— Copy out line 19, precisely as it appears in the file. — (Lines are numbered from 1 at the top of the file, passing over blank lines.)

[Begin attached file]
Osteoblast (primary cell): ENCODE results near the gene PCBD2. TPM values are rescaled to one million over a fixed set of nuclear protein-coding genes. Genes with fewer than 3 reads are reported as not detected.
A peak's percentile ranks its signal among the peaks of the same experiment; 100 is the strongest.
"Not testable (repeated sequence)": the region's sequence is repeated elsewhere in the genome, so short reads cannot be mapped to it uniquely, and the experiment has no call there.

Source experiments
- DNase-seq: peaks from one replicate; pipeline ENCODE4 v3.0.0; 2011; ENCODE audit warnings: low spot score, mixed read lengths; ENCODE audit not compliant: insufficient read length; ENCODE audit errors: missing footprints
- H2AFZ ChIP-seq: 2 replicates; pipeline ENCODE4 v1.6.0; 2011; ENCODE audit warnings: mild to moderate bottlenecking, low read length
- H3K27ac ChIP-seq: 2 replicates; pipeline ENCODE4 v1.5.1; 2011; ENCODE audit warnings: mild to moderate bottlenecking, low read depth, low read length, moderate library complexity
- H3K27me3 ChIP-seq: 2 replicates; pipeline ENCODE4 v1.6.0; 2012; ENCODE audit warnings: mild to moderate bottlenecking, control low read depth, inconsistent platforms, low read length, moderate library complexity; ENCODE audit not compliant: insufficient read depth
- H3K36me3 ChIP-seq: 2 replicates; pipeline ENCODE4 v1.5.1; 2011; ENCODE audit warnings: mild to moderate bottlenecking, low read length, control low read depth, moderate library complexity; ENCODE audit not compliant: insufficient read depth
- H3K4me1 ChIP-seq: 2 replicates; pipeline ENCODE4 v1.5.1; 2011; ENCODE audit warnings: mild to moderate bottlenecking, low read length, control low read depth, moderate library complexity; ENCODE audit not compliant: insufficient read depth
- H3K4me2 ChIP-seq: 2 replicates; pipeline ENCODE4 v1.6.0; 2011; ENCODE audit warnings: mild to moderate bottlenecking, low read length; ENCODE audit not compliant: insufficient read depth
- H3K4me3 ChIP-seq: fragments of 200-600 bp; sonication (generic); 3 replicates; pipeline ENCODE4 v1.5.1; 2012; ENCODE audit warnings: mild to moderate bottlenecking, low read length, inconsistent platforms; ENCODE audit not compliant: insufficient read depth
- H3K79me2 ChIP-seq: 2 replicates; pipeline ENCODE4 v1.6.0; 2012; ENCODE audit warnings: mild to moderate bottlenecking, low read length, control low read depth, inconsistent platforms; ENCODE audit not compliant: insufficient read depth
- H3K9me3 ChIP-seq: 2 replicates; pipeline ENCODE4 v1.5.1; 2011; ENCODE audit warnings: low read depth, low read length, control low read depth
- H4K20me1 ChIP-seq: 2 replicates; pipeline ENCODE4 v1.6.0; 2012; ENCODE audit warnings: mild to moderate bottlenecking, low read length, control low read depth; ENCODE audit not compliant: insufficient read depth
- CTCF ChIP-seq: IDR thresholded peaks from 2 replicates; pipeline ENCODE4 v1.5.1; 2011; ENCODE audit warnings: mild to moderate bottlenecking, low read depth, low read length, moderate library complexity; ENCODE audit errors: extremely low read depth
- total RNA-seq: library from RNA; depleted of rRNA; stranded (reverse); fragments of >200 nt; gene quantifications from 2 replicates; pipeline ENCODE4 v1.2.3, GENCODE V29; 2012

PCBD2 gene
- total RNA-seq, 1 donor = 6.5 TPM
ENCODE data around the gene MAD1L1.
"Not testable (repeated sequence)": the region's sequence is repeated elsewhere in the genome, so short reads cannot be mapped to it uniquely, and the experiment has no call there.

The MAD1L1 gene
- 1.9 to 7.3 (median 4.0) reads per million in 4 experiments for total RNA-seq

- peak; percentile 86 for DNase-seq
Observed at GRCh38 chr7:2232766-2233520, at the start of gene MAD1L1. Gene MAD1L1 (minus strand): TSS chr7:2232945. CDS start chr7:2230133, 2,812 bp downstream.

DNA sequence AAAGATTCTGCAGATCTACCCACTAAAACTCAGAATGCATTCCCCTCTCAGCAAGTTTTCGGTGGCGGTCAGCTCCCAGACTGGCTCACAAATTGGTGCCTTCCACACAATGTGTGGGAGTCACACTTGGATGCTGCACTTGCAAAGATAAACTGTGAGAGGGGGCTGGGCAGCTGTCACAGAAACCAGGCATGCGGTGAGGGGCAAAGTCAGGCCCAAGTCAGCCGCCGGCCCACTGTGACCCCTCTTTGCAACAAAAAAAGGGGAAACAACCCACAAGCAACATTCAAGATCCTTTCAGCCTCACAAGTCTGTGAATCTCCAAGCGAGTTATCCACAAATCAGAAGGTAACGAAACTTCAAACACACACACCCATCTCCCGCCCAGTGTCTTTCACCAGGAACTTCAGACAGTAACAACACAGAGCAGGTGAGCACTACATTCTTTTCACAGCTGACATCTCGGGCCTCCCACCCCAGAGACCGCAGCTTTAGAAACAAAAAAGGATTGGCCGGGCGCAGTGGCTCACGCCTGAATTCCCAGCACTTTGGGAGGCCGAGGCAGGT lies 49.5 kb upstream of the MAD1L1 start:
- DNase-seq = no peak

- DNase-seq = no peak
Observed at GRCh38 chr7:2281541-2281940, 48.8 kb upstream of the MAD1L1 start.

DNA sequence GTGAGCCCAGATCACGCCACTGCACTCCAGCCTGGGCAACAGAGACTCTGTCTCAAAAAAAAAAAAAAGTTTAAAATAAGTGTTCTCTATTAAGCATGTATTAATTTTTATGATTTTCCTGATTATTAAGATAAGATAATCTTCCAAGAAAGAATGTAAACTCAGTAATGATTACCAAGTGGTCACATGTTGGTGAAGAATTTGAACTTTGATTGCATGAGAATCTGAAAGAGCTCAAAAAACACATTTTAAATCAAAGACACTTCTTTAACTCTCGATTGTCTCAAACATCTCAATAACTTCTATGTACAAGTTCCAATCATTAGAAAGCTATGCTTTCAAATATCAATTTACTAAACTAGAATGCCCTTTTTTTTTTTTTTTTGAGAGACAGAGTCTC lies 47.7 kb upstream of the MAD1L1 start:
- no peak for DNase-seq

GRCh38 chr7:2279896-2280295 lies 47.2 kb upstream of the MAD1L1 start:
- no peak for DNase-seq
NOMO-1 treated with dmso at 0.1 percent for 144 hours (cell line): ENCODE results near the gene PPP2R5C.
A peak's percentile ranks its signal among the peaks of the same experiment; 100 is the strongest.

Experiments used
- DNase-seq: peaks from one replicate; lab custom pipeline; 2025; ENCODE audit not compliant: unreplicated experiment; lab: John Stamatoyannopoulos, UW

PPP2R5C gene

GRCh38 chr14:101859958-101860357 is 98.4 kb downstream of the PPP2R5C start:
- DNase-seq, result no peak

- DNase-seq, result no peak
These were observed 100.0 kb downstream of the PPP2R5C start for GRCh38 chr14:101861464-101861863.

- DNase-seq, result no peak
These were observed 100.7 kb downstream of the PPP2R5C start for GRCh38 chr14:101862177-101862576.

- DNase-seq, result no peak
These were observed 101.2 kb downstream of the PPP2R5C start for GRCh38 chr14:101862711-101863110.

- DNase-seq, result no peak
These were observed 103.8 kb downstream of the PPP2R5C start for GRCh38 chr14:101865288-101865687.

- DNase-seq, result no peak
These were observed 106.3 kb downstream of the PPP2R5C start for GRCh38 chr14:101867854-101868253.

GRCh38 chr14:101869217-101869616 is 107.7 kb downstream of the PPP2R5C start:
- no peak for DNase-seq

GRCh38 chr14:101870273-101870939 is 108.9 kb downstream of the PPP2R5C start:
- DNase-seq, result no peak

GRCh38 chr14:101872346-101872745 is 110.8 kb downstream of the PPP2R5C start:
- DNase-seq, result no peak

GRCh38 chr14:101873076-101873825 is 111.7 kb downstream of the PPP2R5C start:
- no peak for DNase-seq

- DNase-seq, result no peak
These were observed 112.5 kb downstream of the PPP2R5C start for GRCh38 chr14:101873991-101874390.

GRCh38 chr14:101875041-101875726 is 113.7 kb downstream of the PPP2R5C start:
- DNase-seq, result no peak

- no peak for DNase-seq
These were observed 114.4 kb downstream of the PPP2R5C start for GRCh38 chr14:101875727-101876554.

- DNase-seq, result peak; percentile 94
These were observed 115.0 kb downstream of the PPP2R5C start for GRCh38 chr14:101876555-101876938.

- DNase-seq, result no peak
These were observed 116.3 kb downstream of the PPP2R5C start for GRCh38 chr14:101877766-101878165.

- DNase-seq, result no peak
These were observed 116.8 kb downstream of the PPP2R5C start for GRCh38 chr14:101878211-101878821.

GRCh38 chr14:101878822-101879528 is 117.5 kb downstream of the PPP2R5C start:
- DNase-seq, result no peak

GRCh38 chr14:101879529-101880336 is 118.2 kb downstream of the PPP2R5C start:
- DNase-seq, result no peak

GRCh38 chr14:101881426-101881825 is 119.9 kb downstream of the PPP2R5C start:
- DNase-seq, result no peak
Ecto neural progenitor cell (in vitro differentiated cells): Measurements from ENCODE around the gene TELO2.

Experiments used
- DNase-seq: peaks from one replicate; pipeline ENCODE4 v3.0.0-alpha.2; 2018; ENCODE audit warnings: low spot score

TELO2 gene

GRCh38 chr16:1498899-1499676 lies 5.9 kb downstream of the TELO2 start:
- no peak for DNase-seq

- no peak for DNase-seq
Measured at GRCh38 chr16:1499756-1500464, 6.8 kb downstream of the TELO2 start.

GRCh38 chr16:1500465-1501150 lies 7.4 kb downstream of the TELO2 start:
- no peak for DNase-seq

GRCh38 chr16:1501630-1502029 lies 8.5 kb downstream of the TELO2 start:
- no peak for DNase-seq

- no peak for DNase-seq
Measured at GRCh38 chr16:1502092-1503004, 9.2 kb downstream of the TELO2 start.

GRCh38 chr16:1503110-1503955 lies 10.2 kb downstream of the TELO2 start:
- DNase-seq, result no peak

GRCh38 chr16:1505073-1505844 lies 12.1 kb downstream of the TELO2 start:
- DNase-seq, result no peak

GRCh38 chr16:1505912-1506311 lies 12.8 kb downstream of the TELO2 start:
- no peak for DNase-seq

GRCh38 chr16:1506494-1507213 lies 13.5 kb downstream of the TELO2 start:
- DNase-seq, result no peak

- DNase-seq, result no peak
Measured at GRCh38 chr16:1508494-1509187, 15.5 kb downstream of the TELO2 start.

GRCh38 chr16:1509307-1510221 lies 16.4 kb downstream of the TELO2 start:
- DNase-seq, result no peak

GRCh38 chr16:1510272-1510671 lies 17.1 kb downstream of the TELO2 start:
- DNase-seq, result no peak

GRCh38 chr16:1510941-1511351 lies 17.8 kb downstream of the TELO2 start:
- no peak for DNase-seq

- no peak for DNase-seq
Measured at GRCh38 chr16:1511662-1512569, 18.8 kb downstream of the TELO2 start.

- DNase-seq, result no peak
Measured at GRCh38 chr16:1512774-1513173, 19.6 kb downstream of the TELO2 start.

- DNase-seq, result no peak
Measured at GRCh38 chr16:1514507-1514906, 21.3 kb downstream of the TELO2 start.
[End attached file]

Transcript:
- total RNA-seq, 1 donor = 6.5 TPM